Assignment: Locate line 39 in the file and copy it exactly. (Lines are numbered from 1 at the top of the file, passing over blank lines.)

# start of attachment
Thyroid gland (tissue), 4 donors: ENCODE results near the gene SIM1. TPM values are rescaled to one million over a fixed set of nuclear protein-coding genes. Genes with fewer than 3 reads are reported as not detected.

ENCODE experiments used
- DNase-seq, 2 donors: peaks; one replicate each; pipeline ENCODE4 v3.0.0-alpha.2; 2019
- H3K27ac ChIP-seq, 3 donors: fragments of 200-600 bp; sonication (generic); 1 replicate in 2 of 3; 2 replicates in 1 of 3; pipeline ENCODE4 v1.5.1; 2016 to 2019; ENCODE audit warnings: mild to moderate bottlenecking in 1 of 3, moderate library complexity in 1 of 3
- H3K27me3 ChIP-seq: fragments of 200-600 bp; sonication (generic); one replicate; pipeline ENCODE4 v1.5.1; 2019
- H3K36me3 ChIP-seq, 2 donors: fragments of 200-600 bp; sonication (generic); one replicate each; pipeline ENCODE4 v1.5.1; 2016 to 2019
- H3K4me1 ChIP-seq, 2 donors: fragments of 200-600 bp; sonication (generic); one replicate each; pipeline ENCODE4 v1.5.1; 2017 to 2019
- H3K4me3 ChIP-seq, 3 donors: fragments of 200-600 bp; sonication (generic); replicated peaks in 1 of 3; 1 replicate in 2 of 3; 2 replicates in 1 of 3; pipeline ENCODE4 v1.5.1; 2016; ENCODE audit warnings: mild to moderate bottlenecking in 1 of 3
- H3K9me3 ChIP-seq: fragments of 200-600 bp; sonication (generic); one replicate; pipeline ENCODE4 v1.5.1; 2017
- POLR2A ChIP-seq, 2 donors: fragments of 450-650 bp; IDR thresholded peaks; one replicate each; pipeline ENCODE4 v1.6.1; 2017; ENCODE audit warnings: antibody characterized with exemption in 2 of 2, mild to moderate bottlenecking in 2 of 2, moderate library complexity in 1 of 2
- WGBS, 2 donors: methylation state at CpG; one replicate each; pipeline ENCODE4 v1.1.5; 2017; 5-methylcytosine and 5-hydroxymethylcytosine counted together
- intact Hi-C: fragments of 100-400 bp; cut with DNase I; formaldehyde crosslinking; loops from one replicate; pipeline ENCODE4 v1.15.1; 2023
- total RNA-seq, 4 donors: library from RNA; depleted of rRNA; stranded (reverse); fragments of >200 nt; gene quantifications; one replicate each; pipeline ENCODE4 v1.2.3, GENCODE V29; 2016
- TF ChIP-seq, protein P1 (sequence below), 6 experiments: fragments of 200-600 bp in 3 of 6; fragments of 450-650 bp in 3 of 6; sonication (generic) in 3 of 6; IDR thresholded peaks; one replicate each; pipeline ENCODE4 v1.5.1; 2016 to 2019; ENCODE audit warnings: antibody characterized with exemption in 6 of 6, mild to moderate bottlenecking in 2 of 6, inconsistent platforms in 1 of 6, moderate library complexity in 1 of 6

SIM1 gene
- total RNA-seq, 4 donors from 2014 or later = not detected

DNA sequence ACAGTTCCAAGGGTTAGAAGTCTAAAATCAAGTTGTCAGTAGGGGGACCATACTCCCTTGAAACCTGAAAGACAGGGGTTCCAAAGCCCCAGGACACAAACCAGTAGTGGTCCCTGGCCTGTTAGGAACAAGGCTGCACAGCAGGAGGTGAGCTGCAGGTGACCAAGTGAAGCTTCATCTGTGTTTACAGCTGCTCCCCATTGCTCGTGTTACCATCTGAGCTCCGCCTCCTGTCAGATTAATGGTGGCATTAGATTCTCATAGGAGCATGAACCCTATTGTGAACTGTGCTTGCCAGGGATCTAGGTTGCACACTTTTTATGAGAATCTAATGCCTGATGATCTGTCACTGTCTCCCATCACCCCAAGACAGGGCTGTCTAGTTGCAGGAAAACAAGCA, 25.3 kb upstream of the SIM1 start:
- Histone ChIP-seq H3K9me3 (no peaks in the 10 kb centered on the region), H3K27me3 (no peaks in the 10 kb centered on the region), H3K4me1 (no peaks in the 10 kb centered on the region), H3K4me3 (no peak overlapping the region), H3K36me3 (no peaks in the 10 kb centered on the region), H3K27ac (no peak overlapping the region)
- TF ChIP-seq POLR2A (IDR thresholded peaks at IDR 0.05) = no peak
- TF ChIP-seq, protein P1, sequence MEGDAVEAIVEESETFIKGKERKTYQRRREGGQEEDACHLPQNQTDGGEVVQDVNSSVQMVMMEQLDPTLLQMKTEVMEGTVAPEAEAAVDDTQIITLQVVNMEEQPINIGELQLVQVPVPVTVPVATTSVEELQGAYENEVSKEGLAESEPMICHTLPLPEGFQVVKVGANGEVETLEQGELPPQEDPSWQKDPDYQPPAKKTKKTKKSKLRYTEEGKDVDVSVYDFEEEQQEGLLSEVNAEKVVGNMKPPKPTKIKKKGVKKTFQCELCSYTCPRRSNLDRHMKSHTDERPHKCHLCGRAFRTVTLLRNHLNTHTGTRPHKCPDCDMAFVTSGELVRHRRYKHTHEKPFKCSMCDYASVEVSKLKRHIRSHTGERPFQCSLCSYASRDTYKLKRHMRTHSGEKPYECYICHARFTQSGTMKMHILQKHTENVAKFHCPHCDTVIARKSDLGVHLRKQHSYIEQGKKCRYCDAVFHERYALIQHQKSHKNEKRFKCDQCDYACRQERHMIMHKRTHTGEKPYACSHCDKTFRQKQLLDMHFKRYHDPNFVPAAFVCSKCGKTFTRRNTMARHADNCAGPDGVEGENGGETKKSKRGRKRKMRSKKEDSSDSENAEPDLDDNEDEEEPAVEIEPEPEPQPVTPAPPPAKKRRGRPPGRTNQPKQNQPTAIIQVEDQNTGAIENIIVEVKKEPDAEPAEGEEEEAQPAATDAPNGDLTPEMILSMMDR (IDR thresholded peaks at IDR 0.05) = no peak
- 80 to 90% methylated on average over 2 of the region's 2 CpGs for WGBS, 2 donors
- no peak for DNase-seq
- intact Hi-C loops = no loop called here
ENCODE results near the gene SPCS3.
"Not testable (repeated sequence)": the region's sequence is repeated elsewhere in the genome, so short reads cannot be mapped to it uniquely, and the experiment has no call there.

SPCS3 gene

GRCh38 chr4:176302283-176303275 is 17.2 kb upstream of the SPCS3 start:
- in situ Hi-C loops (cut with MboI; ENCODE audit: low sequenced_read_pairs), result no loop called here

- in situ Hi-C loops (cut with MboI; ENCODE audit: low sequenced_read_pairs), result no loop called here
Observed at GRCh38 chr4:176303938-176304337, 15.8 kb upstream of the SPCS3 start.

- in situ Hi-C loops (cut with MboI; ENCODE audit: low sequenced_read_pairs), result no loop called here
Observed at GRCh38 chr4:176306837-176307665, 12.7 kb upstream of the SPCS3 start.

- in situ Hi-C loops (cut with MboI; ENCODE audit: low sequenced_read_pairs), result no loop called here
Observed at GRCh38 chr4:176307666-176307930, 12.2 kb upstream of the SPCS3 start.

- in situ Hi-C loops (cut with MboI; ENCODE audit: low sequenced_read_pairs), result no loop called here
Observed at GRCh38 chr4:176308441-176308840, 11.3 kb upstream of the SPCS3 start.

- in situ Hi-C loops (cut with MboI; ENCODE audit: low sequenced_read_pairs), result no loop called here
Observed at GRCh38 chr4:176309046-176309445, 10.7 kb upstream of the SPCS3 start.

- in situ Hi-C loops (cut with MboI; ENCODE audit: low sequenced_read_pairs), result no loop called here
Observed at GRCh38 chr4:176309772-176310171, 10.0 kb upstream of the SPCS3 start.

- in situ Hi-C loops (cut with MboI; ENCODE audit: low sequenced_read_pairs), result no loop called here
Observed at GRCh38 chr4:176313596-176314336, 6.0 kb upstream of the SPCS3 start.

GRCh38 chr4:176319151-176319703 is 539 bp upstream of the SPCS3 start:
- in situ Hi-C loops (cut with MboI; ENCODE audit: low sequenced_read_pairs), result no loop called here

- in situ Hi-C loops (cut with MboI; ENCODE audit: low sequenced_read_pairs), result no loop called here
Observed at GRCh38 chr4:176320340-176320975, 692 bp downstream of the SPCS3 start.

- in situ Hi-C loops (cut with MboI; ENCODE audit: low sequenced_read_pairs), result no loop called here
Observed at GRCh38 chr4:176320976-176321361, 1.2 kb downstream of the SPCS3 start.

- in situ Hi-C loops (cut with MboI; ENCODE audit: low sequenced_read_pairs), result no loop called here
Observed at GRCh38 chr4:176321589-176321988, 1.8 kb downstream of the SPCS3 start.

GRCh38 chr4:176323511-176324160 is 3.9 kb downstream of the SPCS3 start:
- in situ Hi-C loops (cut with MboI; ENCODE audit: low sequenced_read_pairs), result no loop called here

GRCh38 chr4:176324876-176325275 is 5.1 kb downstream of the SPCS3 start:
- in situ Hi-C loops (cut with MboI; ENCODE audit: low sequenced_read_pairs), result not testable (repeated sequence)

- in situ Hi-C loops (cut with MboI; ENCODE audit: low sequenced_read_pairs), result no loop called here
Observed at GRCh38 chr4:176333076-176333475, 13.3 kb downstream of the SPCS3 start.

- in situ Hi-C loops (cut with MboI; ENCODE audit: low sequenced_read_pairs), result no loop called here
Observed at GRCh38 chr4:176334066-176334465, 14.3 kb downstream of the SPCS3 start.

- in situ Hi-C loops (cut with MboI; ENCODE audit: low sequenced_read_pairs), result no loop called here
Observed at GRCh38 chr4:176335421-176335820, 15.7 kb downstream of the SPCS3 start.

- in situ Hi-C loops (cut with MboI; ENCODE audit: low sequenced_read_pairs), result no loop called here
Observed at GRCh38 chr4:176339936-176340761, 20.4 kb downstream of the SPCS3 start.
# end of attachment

- in situ Hi-C loops (cut with MboI; ENCODE audit: low sequenced_read_pairs), result no loop called here